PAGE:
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We provide a completely mobile service in Northumberland here Fast Fitz have been fitting TowBars since 1993 and have gained a reputation as a trusted, reliable and professional company offering the highest standards of workmanship to both our retail and trade customers.

At Fast Fitz Mobile Towbar Fitters we offer a Mobile TowBar Fitting service in Northumberland which is very convenient. There are no hidden charges with our quotes. All of our prices include both the supply and installation of your TowBar, what you see is what you get. Our Mobile Towbar Fitters will test your TowBar before you take it out on the road to guarantee its safety. Whether you want your TowBar for small or heavy loads we will have the right one for you. Our TowBar service is mobile and will be able to visit you at a suitable time and place.

Northumberland is a county in the North East of England. It is the northernmost county of England, bordering Cumbria to the west, County Durham and Tyne and Wear to the south and the Scottish Borders to the north. To the east is the North Sea coastline with a 64-mile-long-distance (103 km) path. The official county town is Alnwick, although the county council is located in the town of Morpeth.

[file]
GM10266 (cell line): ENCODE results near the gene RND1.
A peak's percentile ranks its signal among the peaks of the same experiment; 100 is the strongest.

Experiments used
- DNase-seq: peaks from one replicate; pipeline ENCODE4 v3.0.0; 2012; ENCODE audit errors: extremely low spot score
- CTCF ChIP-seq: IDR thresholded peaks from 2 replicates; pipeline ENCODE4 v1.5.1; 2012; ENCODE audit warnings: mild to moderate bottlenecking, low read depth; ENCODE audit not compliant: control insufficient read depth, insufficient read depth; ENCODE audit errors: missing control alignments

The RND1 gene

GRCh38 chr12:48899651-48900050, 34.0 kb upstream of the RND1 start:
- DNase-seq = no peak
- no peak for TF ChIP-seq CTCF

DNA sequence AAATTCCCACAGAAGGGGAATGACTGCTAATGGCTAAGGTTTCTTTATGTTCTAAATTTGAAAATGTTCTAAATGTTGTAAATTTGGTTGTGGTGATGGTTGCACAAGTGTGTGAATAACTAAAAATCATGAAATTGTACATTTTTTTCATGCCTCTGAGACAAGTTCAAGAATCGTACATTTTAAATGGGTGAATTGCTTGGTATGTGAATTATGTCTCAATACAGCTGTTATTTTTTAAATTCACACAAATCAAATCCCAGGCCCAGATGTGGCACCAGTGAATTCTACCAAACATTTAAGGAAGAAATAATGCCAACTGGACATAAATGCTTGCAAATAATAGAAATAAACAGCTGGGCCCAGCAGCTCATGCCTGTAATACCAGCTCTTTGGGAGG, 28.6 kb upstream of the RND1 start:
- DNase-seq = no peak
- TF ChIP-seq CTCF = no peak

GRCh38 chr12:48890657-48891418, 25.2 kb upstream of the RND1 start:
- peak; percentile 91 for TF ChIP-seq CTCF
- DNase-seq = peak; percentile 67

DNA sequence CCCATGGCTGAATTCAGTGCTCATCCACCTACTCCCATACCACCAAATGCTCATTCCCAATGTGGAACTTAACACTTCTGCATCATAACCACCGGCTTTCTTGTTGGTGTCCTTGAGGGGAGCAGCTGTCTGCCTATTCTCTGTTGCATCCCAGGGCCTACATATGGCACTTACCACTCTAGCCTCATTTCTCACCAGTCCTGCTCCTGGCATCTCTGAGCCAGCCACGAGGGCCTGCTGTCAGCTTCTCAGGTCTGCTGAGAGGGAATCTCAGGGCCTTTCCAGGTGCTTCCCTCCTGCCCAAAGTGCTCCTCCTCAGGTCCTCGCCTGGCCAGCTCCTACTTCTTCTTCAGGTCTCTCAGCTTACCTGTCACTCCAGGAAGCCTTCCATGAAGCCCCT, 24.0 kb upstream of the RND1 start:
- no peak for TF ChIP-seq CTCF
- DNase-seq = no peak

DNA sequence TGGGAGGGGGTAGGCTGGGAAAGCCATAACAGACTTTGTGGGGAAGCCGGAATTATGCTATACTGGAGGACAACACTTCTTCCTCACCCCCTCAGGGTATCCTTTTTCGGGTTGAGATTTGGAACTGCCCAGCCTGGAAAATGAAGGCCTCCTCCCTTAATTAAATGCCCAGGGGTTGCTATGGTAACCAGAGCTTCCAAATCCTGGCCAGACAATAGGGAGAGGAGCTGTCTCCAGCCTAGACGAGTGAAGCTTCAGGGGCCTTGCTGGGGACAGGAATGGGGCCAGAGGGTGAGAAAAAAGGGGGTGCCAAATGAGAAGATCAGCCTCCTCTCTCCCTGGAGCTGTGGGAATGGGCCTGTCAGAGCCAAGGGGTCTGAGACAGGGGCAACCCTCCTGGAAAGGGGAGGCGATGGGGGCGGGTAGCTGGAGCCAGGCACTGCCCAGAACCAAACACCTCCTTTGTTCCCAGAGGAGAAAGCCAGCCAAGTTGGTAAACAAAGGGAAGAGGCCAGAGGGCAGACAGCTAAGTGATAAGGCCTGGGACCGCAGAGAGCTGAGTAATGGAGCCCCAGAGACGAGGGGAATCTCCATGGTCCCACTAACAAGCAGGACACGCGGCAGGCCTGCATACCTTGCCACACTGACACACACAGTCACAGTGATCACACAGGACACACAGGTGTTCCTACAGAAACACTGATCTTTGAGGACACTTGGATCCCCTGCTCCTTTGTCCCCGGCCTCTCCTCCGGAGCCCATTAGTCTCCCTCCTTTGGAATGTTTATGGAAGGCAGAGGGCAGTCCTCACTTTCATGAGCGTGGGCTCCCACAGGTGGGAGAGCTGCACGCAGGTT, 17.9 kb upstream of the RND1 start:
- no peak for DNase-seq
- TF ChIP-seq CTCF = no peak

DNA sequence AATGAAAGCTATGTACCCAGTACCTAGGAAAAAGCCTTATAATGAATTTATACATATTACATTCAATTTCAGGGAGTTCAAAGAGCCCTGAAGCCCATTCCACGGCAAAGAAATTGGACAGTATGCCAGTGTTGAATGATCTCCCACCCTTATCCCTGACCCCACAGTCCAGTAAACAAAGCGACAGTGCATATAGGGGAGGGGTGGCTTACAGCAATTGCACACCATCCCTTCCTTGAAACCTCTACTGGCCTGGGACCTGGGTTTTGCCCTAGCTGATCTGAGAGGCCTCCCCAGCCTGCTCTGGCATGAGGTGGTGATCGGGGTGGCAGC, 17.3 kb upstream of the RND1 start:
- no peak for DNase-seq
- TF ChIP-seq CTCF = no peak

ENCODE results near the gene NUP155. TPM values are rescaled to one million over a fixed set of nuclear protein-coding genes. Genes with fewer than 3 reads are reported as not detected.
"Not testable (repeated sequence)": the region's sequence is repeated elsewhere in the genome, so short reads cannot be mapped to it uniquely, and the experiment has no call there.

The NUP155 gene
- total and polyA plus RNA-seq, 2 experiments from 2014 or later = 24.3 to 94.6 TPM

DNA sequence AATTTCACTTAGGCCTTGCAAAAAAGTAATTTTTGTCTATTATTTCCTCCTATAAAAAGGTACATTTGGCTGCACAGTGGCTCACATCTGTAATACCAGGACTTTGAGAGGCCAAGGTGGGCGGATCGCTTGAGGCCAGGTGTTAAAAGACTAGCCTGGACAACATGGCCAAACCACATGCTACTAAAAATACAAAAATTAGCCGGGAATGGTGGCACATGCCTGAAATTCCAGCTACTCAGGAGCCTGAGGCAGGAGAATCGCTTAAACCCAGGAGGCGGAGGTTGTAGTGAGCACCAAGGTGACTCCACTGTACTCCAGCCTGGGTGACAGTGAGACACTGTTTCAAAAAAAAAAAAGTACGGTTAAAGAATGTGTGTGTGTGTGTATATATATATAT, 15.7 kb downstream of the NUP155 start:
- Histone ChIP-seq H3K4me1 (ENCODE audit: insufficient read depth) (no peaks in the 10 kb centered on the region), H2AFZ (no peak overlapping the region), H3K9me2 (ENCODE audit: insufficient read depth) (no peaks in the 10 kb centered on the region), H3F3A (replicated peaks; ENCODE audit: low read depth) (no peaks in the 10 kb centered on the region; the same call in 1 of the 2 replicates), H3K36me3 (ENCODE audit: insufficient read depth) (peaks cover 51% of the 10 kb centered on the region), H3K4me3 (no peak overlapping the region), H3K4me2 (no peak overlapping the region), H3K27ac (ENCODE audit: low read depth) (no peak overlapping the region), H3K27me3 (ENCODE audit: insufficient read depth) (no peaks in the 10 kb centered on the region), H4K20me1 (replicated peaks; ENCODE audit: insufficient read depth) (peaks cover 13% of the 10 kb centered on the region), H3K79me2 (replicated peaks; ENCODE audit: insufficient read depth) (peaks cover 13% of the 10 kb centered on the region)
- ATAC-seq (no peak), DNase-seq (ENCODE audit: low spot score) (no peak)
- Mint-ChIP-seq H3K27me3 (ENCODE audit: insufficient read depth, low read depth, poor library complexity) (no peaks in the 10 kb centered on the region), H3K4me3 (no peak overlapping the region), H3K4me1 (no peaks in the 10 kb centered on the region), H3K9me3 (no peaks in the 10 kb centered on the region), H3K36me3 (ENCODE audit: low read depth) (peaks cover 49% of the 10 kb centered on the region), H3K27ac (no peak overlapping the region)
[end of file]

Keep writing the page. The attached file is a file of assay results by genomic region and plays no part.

The county of Northumberland included Newcastle upon Tyne up until 1400, when the city became a county of itself. Northumberland grew substantially during the Tudor period, annexing Berwick-upon-Tweed in 1482, Tynedale in 1495, Tynemouth in 1536, Redesdale around 1542 and Hexhamshire in 1572. Islandshire, Bedlingtonshire and Norhamshire were incorporated into Northumberland in 1844. Tynemouth and other settlements in North Tyneside were transferred to Tyne and Wear in 1974 under the Local Government Act of 1972.

The main settlements in Northumberland include the county town of Alnwick, the council town of Morpeth, Berwick-Upon-Tweed, Amble and Hexham. All of which have relatively low populations compared to the rest of England, with Morpeth having the highest at 13,833. At the 2001 Census, Northumberland registered a total population of 307,190, estimated to be 309,237 in 2003. The 2011 census gave a population of 316,028. Being primarily rural with significant areas of upland, the population density of Northumberland is only 62 persons per square kilometre, giving it the lowest population density out of all the counties in England.

Being on the Anglo-Scottish border, Northumberland has been the site of a number of historic battles, providing a solid background for tourism. The county is known for its landscape of high moorland that hasn’t been developed on, now largely protected as the Northumberland National Park. The Northumberland Coast is also a designated Area of Outstanding Natural Beauty (AONB).